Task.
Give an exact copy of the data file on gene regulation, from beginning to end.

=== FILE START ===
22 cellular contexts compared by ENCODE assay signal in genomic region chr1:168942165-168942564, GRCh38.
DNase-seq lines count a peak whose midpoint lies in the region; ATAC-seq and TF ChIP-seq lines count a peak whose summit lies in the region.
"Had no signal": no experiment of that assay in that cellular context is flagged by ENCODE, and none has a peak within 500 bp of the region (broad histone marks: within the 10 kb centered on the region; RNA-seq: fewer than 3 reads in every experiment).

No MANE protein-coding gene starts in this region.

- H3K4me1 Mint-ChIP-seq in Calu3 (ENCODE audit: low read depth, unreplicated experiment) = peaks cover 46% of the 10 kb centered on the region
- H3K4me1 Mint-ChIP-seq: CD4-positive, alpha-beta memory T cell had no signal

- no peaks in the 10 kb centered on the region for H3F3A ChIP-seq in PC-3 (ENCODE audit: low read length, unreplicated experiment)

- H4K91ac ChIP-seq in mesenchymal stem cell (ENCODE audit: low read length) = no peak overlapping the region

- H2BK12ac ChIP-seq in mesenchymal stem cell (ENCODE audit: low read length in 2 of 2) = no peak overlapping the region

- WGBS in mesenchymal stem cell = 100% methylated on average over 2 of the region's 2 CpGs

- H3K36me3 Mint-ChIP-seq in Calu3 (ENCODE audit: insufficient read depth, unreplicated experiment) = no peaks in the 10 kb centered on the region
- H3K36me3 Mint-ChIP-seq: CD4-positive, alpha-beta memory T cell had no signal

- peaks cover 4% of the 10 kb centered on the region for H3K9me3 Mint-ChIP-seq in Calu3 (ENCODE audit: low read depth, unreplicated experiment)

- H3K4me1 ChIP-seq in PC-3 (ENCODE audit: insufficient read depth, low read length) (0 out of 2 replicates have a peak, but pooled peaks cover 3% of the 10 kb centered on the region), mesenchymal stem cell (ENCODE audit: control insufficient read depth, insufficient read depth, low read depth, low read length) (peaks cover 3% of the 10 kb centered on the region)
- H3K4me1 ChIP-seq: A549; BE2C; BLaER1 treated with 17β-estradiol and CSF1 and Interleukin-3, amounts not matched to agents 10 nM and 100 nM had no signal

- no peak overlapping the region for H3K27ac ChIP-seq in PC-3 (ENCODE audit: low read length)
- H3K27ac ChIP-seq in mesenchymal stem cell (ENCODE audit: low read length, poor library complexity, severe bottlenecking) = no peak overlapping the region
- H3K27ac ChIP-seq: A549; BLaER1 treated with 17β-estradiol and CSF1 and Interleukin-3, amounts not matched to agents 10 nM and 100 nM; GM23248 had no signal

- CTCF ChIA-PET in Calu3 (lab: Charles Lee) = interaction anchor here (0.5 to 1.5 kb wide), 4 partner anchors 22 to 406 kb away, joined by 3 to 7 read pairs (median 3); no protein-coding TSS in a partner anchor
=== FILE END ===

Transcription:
22 cellular contexts compared by ENCODE assay signal in genomic region chr1:168942165-168942564, GRCh38.
DNase-seq lines count a peak whose midpoint lies in the region; ATAC-seq and TF ChIP-seq lines count a peak whose summit lies in the region.
"Had no signal": no experiment of that assay in that cellular context is flagged by ENCODE, and none has a peak within 500 bp of the region (broad histone marks: within the 10 kb centered on the region; RNA-seq: fewer than 3 reads in every experiment).

No MANE protein-coding gene starts in this region.

- H3K4me1 Mint-ChIP-seq in Calu3 (ENCODE audit: low read depth, unreplicated experiment) = peaks cover 46% of the 10 kb centered on the region
- H3K4me1 Mint-ChIP-seq: CD4-positive, alpha-beta memory T cell had no signal

- no peaks in the 10 kb centered on the region for H3F3A ChIP-seq in PC-3 (ENCODE audit: low read length, unreplicated experiment)

- H4K91ac ChIP-seq in mesenchymal stem cell (ENCODE audit: low read length) = no peak overlapping the region

- H2BK12ac ChIP-seq in mesenchymal stem cell (ENCODE audit: low read length in 2 of 2) = no peak overlapping the region

- WGBS in mesenchymal stem cell = 100% methylated on average over 2 of the region's 2 CpGs

- H3K36me3 Mint-ChIP-seq in Calu3 (ENCODE audit: insufficient read depth, unreplicated experiment) = no peaks in the 10 kb centered on the region
- H3K36me3 Mint-ChIP-seq: CD4-positive, alpha-beta memory T cell had no signal

- peaks cover 4% of the 10 kb centered on the region for H3K9me3 Mint-ChIP-seq in Calu3 (ENCODE audit: low read depth, unreplicated experiment)

- H3K4me1 ChIP-seq in PC-3 (ENCODE audit: insufficient read depth, low read length) (0 out of 2 replicates have a peak, but pooled peaks cover 3% of the 10 kb centered on the region), mesenchymal stem cell (ENCODE audit: control insufficient read depth, insufficient read depth, low read depth, low read length) (peaks cover 3% of the 10 kb centered on the region)
- H3K4me1 ChIP-seq: A549; BE2C; BLaER1 treated with 17β-estradiol and CSF1 and Interleukin-3, amounts not matched to agents 10 nM and 100 nM had no signal

- no peak overlapping the region for H3K27ac ChIP-seq in PC-3 (ENCODE audit: low read length)
- H3K27ac ChIP-seq in mesenchymal stem cell (ENCODE audit: low read length, poor library complexity, severe bottlenecking) = no peak overlapping the region
- H3K27ac ChIP-seq: A549; BLaER1 treated with 17β-estradiol and CSF1 and Interleukin-3, amounts not matched to agents 10 nM and 100 nM; GM23248 had no signal

- CTCF ChIA-PET in Calu3 (lab: Charles Lee) = interaction anchor here (0.5 to 1.5 kb wide), 4 partner anchors 22 to 406 kb away, joined by 3 to 7 read pairs (median 3); no protein-coding TSS in a partner anchor